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Veterinarians from RUDN University have developed a way to increase the resistance of carp, the most common fish in fish farms, to the harmful effects of ammonia, which is found in almost all water bodies. The researchers found that the amino acid arginine added to fish food can be helpful. The results are published in the journal Aquaculture.
One of the main problems of fish farms is the pollution of water with ammonia (NH3). The compound gets into water bodies via human activities, from wastewater treatment plants, and runoff from livestock farms and fields where nitrogen fertilizers are used. Ammonia reduces the ability of hemoglobin to bind oxygen, acts on the nervous system, affects red blood cells, and can lead to fish death.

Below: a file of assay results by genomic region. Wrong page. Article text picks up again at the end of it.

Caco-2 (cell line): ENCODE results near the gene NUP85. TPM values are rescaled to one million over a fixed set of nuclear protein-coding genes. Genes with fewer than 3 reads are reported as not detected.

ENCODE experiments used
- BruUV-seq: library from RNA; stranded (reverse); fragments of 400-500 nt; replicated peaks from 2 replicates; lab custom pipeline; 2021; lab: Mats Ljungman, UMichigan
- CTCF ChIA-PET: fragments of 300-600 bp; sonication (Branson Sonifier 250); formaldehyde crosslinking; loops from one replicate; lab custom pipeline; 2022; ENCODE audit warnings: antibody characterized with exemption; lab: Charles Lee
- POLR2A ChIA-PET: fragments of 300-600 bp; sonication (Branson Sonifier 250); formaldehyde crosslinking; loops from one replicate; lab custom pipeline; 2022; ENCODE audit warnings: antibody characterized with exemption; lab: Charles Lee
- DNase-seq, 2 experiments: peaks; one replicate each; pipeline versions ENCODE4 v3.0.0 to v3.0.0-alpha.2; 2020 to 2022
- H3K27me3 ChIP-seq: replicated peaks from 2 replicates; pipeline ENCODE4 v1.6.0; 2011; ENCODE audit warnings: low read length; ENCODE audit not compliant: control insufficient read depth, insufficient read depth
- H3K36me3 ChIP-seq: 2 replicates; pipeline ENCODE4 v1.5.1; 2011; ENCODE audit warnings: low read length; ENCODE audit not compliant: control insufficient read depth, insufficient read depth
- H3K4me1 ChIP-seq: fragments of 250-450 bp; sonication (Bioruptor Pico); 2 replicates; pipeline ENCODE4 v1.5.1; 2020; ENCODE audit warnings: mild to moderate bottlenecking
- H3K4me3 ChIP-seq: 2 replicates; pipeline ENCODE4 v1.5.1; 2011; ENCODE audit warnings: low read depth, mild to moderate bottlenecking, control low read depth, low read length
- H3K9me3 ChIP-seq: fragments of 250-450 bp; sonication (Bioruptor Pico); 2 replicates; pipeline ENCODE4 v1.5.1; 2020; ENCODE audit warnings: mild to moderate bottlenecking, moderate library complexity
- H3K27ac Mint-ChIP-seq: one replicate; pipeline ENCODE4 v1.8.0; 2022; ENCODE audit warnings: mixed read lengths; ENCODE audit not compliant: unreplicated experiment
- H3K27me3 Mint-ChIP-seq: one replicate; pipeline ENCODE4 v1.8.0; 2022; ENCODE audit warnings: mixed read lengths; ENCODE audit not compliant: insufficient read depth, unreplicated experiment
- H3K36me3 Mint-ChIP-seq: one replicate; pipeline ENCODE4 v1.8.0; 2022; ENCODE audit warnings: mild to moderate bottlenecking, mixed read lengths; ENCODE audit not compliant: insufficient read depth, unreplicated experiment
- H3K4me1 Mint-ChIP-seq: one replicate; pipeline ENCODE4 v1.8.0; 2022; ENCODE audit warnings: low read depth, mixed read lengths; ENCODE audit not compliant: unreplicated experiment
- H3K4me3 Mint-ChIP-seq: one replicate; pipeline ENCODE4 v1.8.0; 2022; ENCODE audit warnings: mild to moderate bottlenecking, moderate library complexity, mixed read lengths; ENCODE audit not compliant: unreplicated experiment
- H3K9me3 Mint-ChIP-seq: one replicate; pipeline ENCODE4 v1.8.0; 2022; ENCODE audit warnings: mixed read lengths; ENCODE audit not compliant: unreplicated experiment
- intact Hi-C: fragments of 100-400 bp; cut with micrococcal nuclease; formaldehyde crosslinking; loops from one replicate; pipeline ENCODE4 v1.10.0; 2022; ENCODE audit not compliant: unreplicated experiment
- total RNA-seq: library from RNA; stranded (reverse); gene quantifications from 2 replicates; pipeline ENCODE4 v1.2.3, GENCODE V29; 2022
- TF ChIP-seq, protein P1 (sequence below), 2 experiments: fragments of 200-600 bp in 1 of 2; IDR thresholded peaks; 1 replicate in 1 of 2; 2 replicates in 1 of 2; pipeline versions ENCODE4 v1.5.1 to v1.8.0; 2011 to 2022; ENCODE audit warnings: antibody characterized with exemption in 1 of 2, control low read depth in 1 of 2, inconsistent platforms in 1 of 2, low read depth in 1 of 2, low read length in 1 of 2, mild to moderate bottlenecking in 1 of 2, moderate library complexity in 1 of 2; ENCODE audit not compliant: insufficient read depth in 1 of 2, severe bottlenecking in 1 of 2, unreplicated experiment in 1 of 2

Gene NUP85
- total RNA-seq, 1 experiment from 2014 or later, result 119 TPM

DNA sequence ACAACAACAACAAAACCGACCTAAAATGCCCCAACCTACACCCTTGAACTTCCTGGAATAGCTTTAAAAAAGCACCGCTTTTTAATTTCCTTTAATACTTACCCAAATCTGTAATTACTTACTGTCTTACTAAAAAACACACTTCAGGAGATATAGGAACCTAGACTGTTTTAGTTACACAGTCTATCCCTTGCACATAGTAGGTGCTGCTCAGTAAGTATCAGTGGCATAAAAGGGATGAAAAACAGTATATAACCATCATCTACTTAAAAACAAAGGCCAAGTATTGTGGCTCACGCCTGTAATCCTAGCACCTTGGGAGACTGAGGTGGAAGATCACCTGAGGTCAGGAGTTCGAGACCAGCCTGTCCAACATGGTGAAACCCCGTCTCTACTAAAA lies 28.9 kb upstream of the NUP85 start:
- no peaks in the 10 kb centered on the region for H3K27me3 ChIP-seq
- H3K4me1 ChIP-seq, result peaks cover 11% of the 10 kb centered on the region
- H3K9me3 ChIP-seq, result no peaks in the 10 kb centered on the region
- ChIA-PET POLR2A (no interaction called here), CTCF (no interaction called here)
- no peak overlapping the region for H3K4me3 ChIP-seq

Director - Department - Veterinary - Medicine - RUDN
Director of the Department of Veterinary Medicine of RUDN University Yuri Vatnikov and his colleagues have developed a way to use food additives to increase the resistance to ammonia in common carp, a species of great economic importance—fish farms sell about 4 million tons of carp per year, according to the U.N. Food Organisation (FAO).
The veterinarians conducted two experiments in which they examined the effect of arginine, an amino acid that stimulates the release of growth hormone. In the first experiment, 600 carp were distributed over four tanks and kept there for 10 days, so that the fish adapted to new conditions.
Weeks - Fish - Tank - Feeding - Options
After that, for two weeks, the fish in each tank were fed following one of four feeding options: with the addition of arginine in the proportion of 0.25 percent, 0.5 percent, or 1 percent by weight of the food, and without the addition of arginine (control group). Then the fish from each tank were distributed over 15 30-liter aquariums with 10 animals each. An ammonia solution was added to the water for three hours in concentrations of 0.7,...
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